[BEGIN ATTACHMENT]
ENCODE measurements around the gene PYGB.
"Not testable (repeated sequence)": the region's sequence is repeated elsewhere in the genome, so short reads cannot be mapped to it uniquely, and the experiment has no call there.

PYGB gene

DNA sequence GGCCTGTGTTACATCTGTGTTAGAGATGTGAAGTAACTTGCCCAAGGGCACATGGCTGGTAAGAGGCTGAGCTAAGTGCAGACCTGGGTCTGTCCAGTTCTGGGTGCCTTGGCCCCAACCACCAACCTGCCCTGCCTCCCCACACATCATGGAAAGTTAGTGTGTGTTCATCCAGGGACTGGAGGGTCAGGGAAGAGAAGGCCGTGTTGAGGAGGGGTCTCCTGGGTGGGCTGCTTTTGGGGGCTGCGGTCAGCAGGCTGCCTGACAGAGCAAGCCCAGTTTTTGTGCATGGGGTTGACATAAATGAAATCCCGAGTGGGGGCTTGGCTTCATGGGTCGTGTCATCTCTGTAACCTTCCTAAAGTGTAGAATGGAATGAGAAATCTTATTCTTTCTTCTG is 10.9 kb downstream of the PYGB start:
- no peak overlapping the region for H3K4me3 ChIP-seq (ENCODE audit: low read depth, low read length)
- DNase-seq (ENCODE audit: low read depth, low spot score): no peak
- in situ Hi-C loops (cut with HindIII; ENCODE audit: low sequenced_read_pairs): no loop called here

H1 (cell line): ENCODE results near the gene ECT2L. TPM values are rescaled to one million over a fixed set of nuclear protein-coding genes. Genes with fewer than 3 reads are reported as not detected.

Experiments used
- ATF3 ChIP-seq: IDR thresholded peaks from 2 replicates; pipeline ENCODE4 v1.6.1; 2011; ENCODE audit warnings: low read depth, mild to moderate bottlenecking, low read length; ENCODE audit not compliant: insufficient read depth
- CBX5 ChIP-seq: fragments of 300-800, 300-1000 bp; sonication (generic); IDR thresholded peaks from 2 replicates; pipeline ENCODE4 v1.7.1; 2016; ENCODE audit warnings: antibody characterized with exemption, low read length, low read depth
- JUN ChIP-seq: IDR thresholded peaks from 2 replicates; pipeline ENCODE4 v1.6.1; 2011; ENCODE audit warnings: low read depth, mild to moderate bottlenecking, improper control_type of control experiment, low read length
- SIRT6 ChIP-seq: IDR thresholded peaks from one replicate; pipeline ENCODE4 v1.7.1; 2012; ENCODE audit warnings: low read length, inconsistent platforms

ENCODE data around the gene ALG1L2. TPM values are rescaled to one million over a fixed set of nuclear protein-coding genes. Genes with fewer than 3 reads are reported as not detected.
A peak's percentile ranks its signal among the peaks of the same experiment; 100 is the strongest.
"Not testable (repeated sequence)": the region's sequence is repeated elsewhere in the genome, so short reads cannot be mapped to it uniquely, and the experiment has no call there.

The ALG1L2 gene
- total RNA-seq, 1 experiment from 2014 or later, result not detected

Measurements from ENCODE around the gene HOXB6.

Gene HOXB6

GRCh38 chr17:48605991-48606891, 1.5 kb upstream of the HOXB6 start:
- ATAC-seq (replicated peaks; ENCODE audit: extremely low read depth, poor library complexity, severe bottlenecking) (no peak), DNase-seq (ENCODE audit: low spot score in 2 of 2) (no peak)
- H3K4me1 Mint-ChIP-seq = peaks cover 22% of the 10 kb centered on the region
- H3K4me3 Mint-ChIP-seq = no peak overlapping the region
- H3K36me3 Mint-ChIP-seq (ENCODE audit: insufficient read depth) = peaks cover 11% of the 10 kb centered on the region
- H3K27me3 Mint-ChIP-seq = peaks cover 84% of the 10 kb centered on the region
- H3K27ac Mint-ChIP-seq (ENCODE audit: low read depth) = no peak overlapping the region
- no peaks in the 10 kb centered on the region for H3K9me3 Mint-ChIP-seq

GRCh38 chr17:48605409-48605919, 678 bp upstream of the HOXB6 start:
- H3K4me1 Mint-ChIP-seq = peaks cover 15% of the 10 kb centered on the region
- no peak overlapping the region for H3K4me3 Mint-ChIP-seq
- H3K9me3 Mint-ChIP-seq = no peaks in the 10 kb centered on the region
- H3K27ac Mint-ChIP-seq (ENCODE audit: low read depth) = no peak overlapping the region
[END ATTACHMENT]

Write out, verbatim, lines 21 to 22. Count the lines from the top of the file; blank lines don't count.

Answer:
GRCh38 chr17:48605991-48606891, 1.5 kb upstream of the HOXB6 start:
- ATAC-seq (replicated peaks; ENCODE audit: extremely low read depth, poor library complexity, severe bottlenecking) (no peak), DNase-seq (ENCODE audit: low spot score in 2 of 2) (no peak)